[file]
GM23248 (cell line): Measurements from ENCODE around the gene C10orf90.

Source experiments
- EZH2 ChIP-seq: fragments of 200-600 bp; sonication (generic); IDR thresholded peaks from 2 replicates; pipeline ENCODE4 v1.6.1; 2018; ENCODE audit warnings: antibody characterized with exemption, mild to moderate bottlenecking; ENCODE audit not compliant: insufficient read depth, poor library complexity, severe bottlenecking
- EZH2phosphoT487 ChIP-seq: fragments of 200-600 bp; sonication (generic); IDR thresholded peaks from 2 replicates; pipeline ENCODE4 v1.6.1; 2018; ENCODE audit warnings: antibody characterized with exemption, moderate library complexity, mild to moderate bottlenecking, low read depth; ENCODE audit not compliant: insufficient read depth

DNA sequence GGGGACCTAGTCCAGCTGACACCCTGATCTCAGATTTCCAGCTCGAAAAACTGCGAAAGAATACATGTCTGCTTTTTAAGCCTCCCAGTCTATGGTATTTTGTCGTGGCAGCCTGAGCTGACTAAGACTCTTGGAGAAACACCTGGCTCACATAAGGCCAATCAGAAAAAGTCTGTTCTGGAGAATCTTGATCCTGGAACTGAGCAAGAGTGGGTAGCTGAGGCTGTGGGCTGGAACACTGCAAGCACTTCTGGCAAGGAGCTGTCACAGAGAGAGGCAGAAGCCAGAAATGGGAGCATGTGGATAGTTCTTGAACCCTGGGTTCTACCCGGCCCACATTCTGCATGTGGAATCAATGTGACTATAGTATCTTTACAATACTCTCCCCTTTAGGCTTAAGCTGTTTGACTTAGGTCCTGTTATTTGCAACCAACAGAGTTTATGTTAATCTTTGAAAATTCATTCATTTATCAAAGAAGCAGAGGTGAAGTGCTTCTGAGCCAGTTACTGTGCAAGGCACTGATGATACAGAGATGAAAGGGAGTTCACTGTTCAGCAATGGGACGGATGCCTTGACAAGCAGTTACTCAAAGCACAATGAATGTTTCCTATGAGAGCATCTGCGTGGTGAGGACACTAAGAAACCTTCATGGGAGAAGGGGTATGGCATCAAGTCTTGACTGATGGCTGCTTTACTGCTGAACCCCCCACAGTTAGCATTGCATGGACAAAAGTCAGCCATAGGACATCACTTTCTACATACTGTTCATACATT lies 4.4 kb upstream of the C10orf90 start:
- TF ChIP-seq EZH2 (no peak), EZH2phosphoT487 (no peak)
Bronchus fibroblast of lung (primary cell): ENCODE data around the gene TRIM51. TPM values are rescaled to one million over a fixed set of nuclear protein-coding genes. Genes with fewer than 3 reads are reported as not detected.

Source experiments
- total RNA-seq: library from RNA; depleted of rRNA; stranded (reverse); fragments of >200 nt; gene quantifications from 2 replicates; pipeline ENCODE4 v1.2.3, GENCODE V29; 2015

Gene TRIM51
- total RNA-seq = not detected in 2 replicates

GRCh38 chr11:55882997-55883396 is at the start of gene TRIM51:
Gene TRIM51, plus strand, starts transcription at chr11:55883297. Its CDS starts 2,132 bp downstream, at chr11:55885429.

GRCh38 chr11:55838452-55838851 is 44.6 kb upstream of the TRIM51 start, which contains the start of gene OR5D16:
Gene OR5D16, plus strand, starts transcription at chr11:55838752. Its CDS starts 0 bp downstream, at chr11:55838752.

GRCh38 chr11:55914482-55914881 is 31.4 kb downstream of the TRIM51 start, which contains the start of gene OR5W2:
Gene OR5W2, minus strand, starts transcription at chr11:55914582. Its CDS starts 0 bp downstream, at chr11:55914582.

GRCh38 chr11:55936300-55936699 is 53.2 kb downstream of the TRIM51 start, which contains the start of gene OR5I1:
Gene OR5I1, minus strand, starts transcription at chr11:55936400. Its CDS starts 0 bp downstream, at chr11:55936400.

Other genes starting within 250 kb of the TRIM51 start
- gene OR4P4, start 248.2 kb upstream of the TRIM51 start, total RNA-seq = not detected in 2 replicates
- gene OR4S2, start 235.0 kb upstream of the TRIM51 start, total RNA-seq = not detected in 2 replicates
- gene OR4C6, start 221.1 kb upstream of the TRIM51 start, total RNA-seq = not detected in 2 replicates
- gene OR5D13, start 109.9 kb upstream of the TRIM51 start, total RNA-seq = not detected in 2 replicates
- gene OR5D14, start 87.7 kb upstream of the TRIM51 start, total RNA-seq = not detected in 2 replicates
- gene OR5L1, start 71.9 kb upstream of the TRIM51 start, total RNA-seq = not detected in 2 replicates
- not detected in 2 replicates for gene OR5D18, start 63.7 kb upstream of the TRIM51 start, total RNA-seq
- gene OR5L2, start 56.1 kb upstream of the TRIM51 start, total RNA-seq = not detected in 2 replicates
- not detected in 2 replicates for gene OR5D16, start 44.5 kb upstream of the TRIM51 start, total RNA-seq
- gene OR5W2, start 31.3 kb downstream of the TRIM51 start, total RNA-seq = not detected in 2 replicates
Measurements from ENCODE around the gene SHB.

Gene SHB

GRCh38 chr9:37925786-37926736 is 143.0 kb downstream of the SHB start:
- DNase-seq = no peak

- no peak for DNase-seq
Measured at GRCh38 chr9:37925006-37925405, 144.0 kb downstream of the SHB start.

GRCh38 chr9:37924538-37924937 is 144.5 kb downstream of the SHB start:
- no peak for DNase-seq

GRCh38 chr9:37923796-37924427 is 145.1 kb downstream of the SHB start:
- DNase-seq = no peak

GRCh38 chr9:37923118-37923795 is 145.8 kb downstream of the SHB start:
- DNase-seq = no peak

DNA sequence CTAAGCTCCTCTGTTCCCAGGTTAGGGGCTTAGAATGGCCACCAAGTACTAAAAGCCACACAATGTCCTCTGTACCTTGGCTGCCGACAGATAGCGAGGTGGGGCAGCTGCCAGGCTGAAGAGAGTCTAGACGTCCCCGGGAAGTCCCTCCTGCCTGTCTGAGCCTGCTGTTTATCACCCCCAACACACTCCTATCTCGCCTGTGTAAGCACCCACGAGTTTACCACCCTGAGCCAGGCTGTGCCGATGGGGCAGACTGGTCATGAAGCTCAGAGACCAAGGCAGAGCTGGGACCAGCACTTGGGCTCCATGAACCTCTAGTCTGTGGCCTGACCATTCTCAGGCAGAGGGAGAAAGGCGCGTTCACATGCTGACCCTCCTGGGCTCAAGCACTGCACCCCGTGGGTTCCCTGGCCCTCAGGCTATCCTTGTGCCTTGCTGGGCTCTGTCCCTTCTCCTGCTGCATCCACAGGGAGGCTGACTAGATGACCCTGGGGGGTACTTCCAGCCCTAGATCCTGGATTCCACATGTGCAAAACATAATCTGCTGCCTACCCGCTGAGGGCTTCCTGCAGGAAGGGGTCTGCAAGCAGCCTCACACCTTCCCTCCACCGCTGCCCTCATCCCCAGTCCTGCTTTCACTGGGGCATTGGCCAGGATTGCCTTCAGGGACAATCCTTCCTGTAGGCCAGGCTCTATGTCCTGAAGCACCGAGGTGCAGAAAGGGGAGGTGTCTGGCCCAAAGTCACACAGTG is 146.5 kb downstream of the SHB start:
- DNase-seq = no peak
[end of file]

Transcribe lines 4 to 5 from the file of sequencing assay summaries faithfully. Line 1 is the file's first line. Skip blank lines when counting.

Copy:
- EZH2phosphoT487 ChIP-seq: fragments of 200-600 bp; sonication (generic); IDR thresholded peaks from 2 replicates; pipeline ENCODE4 v1.6.1; 2018; ENCODE audit warnings: antibody characterized with exemption, moderate library complexity, mild to moderate bottlenecking, low read depth; ENCODE audit not compliant: insufficient read depth

DNA sequence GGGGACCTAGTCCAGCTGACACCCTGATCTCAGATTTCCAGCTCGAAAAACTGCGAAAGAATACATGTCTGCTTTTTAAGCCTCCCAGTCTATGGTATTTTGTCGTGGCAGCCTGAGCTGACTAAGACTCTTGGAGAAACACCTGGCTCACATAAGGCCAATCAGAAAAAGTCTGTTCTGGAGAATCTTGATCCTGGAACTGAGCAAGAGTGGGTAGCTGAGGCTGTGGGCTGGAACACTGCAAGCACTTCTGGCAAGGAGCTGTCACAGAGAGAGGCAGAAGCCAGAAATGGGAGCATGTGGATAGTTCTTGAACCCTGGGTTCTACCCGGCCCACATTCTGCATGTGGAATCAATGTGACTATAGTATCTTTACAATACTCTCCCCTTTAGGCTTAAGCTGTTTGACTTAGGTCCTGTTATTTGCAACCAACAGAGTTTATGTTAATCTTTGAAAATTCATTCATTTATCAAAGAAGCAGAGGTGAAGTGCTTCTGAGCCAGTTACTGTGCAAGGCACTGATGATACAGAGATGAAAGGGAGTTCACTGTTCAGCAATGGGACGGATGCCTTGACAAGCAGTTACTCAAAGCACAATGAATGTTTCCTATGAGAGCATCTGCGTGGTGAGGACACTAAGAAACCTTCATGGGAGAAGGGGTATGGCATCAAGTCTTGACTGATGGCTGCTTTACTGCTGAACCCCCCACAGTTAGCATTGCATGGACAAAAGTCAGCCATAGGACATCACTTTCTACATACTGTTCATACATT lies 4.4 kb upstream of the C10orf90 start: